Inside The World Series Of Poker
The World Series of Poker (WSOP) is an annual series of poker events held at the Rio All-Suite Hotel & Casino in Las Vegas.
Currently, the Series hosts 69 poker tournaments, all awarding winners a gold bracelet and a portion of the prizepool. Staggered prizes are awarded depending on the number of entrants.
Entry prices vary, but range from the cheapest - the $565 'Colossus' - to a $50,000 'Poker Players' Championship.
Most popular poker variants are covered in the WSOP schedule. It's not unusual to find several Hold'em and Omaha events mixed in with Stud, Razz, HORSE, and Draw. In 2017, a WSOP tournament will be held online to celebrate Nevada's new online poker legislation.
The showpiece tournament every year is the $10,000 Main Event No Limit Hold'em Championship. Typically attracting several thousand players, the event is run over two weeks as a "freezeout" where players bust out once they have run out of chips.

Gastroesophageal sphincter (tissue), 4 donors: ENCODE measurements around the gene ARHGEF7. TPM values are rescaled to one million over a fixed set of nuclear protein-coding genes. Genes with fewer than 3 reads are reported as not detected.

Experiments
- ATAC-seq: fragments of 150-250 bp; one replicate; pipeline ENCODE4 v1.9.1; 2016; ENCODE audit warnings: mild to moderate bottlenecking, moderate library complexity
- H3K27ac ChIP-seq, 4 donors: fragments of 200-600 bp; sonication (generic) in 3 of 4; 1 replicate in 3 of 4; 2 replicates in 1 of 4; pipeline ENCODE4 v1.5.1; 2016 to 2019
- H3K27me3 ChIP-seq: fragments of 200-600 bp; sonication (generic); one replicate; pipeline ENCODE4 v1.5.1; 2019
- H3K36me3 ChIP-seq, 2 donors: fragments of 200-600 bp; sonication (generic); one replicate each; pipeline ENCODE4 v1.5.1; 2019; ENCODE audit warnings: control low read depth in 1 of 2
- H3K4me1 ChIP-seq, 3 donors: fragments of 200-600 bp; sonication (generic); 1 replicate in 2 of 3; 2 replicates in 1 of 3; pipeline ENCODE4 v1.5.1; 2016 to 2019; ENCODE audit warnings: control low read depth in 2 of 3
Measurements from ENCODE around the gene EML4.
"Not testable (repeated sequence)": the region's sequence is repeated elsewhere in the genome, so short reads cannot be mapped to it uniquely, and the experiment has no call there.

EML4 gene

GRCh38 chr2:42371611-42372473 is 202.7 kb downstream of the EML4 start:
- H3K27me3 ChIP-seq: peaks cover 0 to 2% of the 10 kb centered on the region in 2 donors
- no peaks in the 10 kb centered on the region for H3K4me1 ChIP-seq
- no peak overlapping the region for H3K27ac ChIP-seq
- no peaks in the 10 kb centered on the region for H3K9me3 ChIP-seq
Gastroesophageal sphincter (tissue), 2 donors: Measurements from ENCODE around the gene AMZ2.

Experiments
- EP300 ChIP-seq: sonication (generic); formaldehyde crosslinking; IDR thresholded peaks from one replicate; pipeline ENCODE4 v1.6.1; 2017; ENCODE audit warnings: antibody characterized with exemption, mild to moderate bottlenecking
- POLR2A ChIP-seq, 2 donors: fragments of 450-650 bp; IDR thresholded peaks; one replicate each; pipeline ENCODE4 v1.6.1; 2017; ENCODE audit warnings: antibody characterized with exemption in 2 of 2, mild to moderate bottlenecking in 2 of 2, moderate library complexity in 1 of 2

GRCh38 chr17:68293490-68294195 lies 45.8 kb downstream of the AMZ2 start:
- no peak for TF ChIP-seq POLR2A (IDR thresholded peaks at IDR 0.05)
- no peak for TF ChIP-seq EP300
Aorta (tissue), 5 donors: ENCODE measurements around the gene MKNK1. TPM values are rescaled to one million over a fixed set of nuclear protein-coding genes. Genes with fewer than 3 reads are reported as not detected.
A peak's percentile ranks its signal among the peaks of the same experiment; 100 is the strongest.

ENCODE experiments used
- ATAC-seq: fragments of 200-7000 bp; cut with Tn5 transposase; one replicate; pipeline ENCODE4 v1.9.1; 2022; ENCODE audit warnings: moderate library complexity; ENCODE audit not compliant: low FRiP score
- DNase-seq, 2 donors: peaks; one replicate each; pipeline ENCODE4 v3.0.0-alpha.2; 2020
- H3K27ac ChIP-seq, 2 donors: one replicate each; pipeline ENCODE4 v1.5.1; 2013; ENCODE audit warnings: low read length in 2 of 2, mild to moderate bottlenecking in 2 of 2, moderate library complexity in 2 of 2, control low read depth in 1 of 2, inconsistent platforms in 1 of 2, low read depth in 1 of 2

Players receive 50,000 starting chips (an increase on last year) and the clock is set at two hours. That means that every two hours, the blind levels increase. Blinds are enforced bets which help move the action along. As the blinds increase, so the tournament speeds towards a conclusion. Around five or six two-hour levels are played each day.
Players have a choice of days to start their Main Event - Day 1A, Day 1B, Day 1C - with all remaining players going forward to a Day 2AB or 2C. Play then continues until Day 6, at which point the event "plays down" to the final nine.
Play is paused once the final table of nine - the "November Nine" - is reached. The tournament reconvenes in the Fall where remaining players will compete for a first prize worth in the region of $7-10 million.